University of Illinois Extension

Keeping a Roof Overhead

Other Housing Costs

Insurance Payments

Homeowner or renter’s insurance protects you in case of loss or damage to property. During times of reduced income, it’s important to have property insured. If you can’t make an insurance premium payment, call or write your agent or the company. There may be some leeway (10- to 30-day “grace period”) for a late premium payment, but check your policy. Not paying insurance on your mortgaged home is considered defaulting on the mortgage.

Explain your family’s situation and offer a different payment plan. Check the possibility of smaller premiums through:

  • Changing to a monthly, quarterly or semi-annual payment plan with the same coverage. There is a service charge for making a smaller payment, and this is based on the amount of the payment. Check the total yearly amount difference, and select the payment plan that will give you the most savings and still fit into your family’s spending plan.
  • Changing the deductible.
  • Installing safety/security alarm systems.
  • Examining coverage on other buildings and structures on your property.
  • Changing to a more basic coverage.
  • Check for possible discounts if all insurance (house and auto) is with the same company.

Real Estate Taxes

If you are unable to pay taxes, contact your county tax collector to learn about procedures used when property taxes are delinquent. Interest fees accumulate on unpaid taxes, and you will have to pay this interest or it becomes a lien on your property just like the unpaid taxes. You’ll receive notice of any actions taken as a result of non-payment of taxes. You need to take the notices seriously. Eventually, unpaid taxes will result in the sale of your property through auction.

If there has been a natural disaster in your county and it has been declared by the Illinois state governor, President of the United States, or the supervisor of assessments, the board of review or board of appeals may make reassessment of any taxable real property that was damaged by the disaster. The property owner must make an application for reassessment. You will need to provide the parcel identification number and the legal description of the real estate.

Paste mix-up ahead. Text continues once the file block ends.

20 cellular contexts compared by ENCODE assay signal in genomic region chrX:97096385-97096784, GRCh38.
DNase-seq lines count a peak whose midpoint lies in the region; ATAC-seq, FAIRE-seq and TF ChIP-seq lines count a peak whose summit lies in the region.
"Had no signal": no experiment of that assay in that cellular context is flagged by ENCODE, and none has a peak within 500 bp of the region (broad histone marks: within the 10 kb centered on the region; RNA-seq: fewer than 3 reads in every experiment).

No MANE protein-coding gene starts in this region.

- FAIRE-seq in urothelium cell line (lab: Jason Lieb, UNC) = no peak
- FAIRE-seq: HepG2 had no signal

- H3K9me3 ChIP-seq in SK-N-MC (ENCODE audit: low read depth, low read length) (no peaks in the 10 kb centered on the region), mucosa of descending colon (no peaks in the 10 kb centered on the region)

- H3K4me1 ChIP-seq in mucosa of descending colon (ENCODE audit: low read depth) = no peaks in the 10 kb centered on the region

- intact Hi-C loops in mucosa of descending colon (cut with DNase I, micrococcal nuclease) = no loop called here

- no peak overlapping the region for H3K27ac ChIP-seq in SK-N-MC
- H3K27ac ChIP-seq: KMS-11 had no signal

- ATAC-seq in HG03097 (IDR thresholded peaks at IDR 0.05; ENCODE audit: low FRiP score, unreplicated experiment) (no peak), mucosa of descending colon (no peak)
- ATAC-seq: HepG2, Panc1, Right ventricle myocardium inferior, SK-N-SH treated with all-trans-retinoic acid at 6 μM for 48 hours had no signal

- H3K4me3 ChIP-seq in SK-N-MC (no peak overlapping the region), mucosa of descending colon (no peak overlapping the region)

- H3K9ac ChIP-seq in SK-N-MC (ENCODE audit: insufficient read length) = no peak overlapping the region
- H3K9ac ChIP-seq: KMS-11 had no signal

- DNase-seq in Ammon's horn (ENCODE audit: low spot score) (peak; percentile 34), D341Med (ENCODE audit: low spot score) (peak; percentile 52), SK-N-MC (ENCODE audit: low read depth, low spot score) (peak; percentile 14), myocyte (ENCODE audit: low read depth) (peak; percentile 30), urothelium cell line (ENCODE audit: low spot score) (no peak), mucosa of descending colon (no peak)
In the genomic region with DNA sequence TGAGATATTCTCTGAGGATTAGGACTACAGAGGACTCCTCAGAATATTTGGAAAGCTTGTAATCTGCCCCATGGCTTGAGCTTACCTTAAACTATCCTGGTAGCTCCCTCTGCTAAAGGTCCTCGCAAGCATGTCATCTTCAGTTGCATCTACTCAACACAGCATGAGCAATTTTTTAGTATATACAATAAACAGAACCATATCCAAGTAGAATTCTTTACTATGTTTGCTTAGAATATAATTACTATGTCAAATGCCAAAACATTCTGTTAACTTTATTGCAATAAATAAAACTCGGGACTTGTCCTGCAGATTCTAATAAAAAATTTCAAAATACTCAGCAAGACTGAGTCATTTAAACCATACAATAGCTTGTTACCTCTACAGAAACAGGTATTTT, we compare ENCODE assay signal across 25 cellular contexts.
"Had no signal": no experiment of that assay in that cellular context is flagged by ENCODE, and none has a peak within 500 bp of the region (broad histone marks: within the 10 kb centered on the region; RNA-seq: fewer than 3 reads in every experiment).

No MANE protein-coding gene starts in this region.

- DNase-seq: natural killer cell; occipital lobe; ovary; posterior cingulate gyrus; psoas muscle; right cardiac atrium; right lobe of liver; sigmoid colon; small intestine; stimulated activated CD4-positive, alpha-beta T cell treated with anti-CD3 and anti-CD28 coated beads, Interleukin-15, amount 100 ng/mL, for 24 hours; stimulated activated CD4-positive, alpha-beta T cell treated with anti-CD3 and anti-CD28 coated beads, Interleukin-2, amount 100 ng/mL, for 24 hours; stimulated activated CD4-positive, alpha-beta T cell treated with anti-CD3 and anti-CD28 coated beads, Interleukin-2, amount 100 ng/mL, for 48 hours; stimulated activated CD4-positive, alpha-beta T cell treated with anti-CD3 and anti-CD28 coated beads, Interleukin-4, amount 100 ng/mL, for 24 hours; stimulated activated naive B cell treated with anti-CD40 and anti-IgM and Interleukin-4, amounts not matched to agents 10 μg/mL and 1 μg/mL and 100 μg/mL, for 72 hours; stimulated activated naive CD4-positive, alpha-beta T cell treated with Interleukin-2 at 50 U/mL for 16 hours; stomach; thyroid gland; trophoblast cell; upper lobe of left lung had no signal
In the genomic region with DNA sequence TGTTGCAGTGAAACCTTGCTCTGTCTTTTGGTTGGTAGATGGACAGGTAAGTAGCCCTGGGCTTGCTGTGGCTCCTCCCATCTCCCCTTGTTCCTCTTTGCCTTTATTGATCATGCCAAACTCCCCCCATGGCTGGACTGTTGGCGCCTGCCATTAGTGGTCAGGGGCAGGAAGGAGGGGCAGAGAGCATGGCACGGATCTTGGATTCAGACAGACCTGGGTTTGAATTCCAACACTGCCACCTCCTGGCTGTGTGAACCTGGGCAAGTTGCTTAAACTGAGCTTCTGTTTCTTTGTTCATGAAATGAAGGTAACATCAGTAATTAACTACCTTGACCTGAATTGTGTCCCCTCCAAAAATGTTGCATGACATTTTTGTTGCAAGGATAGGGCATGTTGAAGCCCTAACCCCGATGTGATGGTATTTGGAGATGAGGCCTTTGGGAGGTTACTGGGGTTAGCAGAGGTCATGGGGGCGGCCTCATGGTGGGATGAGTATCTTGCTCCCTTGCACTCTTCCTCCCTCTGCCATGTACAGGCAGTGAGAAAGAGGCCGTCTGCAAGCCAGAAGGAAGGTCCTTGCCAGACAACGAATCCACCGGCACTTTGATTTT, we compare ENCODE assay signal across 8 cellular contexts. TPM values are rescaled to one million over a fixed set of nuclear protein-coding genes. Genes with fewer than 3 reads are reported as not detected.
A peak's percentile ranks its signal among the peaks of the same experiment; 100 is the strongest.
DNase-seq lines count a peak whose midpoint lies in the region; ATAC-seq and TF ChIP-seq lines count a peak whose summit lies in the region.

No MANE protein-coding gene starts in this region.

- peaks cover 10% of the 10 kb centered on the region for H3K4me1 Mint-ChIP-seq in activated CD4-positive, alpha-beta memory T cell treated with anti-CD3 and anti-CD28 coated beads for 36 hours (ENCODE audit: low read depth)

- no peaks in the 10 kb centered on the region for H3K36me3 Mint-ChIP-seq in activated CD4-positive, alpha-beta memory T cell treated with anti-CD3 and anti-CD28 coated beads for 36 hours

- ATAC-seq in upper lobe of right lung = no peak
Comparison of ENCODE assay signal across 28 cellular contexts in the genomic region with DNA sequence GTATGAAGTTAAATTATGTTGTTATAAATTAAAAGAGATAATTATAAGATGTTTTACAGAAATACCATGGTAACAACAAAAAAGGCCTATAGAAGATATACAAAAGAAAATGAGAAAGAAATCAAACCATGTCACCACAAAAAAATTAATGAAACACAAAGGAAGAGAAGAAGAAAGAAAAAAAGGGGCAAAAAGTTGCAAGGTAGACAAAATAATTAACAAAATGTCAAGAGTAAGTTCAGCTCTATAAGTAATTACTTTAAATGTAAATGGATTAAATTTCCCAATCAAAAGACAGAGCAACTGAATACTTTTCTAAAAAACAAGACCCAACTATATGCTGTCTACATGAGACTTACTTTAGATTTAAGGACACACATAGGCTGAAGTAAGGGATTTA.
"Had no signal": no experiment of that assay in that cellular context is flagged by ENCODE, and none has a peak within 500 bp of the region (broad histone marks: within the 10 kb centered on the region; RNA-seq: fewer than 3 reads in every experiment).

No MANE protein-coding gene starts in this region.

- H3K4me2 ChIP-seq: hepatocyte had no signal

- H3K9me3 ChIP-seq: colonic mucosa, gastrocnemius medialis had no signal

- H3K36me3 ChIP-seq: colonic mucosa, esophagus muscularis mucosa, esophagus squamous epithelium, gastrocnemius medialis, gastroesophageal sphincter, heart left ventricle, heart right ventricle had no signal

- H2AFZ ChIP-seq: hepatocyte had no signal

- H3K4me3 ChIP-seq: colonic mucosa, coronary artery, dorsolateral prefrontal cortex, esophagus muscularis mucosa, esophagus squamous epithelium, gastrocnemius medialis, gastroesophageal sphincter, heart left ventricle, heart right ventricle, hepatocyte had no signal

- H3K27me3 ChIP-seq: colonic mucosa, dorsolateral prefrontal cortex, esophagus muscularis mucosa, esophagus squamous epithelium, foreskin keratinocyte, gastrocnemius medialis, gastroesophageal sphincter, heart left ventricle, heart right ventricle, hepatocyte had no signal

If you own and live in your home as of January 1 of the tax year, you are eligible for the Homestead Credit (owner/occupied). Contact your county tax assessor to verify if you are receiving this exemption. You do not have to apply every year.

The Senior Citizen Homestead Exemption for homeowners over age 65 must be applied for yearly through the local tax assessment official by showing a copy of deed and proof of age.

Utility Payments

Utility cut-offs can occur for non-payment. Disconnection varies with weather and family health conditions. The Illinois Attorney General’s Office website has the details.

If you can’t make full payments on your utility bill:

  1. Contact the company right away — before the due date and before fuel is needed.
  2. Propose a new payment plan based on your current ability to pay. Take along information about your income and expenses when you go to your utility company.
  3. Check with your local power company to see if there are available fuel assistance programs.
  4. Talk with family members to decide how to safely reduce the use of your utilities to reduce costs. Health and safety considerations for family members are very important.

Phone Bills (Landline and Cell)

If you are unable to pay your phone bill on time, call the phone number listed on the bill and explains the problem. Unless you pay the bill or make other arrangements with the company, you will receive a Notice of Disconnection with the date your phone service will stop if the bill is not paid.

If you pay the bill late, they will charge an extra fee. If your phone is disconnected, you will have to pay the bill plus interest on the unpaid balance before your phone service is restored. You are allowed one free reconnection each year; otherwise you must pay the cost for reconnection.

Ways to cut phone expenses includes: eliminating all non-emergency long distance calls. Write letters instead. If you have a cell phone package, check to see when rates are the lowest and make your calls during those hours. A prepaid phone card will pay for your long distance calls. You may want to look at phone plans based on your phone usage. Check with your phone company for ideas on cutting service costs.

Cable Service

If you have cable service, consider choosing only basic service or having the service disconnected. Remember, there is a charge to reconnect your service.

Web Resources

Compare Bank Interest Rates
http://www.bankrate.com

Illinois Office of Attorney General – Tenant Rights
http://www.ag.state.il.us/consumers

References

Fox, Karen, Sarah Drummond, Susan James, and Linda Krute. Taking Charge in Changing Times: Keeping a Roof Overhead. Oklahoma State University Extension Service. 1993.

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